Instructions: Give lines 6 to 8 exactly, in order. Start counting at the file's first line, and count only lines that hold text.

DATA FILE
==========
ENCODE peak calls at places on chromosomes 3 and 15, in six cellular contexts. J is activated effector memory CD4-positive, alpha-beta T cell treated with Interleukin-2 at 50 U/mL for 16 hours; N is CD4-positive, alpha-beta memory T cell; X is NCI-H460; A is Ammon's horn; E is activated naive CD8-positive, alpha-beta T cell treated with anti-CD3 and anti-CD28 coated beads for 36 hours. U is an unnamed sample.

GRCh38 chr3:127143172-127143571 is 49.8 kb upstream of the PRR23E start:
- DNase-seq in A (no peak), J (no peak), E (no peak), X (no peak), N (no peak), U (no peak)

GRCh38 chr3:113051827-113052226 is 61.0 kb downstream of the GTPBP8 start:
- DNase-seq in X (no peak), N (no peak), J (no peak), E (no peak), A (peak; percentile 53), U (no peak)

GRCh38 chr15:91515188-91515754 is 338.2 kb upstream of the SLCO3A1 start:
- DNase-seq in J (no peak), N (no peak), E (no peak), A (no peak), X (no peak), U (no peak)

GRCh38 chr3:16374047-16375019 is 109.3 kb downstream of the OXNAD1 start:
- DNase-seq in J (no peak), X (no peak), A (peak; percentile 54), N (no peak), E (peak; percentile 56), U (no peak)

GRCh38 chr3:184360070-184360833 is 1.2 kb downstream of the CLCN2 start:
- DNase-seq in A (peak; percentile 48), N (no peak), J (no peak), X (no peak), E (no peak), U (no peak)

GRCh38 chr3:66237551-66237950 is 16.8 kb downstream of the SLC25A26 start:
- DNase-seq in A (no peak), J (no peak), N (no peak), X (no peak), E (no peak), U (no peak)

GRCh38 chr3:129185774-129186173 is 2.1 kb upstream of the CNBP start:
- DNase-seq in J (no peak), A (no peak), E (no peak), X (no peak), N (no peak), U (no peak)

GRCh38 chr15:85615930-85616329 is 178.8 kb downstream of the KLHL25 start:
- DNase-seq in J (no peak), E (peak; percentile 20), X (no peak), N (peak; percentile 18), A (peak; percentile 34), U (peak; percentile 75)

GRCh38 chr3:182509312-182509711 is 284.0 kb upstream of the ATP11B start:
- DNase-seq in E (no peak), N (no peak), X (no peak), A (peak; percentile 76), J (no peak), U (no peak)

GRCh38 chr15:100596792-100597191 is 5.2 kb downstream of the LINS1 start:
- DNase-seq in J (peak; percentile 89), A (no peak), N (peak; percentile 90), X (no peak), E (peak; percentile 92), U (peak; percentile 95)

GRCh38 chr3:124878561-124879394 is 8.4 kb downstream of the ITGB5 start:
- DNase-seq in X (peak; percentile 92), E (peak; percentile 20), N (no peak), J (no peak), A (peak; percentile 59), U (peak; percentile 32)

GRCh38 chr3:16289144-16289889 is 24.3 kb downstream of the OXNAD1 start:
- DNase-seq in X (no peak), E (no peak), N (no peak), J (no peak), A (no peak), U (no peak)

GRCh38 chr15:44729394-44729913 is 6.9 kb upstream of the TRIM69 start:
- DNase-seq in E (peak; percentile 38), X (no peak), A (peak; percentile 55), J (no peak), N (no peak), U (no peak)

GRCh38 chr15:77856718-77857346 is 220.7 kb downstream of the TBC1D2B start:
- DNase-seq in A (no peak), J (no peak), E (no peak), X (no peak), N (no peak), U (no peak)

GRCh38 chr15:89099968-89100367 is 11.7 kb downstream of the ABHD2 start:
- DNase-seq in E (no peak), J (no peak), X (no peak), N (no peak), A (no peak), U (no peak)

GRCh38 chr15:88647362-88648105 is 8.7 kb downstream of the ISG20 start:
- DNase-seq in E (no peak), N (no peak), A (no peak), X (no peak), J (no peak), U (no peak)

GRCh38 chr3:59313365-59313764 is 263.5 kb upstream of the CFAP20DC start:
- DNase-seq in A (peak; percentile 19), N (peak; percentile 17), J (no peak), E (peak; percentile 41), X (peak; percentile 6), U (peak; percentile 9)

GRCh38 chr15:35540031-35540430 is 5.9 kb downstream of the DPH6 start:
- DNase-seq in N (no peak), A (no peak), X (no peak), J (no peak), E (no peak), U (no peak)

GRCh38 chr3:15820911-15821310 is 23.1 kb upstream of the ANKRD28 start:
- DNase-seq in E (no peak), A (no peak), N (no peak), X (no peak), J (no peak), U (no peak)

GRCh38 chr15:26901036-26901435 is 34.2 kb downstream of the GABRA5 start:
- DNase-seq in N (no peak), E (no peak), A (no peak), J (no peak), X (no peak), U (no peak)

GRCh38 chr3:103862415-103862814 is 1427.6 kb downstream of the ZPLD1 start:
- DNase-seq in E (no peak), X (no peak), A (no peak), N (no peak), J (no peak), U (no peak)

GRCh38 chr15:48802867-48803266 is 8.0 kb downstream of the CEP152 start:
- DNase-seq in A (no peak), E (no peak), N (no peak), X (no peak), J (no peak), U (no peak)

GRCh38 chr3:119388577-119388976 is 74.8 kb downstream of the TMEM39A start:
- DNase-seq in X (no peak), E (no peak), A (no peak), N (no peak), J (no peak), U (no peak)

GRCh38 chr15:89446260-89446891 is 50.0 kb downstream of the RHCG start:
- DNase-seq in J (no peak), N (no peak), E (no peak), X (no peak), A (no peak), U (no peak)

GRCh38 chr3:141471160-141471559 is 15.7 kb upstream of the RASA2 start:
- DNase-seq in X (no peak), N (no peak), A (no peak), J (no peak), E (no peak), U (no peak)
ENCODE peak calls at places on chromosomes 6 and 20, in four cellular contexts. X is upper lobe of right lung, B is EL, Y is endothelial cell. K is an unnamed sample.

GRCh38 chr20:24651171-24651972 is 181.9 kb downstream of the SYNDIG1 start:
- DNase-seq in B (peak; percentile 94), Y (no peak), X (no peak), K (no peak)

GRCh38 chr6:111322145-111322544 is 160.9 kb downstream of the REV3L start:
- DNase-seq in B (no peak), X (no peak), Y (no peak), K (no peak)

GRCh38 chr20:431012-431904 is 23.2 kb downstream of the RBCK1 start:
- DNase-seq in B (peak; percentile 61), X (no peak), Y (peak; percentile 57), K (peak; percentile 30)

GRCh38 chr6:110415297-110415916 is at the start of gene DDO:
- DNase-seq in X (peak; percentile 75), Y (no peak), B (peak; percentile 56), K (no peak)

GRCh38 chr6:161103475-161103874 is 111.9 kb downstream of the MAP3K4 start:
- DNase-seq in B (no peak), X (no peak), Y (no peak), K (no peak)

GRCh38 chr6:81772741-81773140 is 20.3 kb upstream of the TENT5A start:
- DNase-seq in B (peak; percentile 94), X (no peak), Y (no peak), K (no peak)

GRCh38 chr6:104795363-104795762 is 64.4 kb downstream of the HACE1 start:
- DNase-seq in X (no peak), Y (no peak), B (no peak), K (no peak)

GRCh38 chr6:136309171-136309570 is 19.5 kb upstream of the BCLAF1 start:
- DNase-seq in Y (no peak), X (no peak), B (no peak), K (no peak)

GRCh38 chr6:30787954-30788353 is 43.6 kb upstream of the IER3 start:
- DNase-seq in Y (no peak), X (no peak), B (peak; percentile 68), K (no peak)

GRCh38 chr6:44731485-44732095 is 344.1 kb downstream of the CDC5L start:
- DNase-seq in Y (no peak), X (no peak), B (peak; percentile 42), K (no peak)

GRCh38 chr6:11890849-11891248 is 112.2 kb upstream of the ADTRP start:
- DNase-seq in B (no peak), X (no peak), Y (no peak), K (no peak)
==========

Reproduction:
GRCh38 chr15:91515188-91515754 is 338.2 kb upstream of the SLCO3A1 start:
- DNase-seq in J (no peak), N (no peak), E (no peak), A (no peak), X (no peak), U (no peak)

GRCh38 chr3:16374047-16375019 is 109.3 kb downstream of the OXNAD1 start: